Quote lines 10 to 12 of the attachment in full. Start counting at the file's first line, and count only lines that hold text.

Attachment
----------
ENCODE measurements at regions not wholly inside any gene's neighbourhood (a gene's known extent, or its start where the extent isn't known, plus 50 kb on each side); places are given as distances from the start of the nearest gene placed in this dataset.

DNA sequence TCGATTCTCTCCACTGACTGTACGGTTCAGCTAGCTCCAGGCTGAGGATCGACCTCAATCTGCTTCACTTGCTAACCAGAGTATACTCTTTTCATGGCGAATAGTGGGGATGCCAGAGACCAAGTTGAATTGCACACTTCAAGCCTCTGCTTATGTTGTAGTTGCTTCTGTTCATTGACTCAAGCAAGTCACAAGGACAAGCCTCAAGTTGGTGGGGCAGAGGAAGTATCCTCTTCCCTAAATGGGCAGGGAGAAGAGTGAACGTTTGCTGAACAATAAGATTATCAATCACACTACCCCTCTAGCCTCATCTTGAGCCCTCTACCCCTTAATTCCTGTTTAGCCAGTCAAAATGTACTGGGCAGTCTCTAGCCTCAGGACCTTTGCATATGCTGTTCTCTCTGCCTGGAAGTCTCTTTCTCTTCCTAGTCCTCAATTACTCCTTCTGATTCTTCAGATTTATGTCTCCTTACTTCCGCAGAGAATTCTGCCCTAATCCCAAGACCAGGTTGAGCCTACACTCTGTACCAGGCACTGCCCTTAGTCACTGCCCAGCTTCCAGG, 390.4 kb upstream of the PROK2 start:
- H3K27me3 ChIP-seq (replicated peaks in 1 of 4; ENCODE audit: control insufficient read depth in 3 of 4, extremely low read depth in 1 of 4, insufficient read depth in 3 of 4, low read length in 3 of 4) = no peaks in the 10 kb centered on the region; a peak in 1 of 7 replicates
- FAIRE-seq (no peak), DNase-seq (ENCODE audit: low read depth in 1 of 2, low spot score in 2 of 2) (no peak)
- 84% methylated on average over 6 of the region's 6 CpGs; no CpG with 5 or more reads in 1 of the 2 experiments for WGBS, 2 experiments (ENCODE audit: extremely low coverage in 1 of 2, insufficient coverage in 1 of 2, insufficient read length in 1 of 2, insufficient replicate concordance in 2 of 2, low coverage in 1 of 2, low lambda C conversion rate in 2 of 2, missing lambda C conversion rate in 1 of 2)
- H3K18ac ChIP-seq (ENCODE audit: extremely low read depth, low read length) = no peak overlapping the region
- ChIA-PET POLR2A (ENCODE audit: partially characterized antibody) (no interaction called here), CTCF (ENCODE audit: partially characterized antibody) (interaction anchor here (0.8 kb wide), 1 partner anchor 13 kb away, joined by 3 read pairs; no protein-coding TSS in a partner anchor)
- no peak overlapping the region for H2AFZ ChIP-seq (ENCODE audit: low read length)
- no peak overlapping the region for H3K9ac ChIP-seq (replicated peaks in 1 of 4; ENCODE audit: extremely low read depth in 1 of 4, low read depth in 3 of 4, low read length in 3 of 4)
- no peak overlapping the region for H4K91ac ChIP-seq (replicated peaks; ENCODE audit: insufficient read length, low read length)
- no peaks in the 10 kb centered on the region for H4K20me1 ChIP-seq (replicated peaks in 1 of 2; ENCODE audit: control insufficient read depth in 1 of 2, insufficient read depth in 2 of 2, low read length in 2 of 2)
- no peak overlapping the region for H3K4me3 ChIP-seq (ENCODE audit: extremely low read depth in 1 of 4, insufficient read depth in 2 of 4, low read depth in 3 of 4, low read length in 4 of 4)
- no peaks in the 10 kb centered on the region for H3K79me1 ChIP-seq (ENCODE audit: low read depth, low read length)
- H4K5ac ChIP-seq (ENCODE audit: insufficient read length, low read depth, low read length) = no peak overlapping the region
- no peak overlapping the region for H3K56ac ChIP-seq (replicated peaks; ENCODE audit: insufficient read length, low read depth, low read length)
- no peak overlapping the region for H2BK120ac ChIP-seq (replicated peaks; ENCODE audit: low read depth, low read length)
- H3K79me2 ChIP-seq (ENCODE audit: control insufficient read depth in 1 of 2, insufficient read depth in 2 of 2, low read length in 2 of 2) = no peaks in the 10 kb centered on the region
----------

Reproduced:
- no peak overlapping the region for H4K91ac ChIP-seq (replicated peaks; ENCODE audit: insufficient read length, low read length)
- no peaks in the 10 kb centered on the region for H4K20me1 ChIP-seq (replicated peaks in 1 of 2; ENCODE audit: control insufficient read depth in 1 of 2, insufficient read depth in 2 of 2, low read length in 2 of 2)
- no peak overlapping the region for H3K4me3 ChIP-seq (ENCODE audit: extremely low read depth in 1 of 4, insufficient read depth in 2 of 4, low read depth in 3 of 4, low read length in 4 of 4)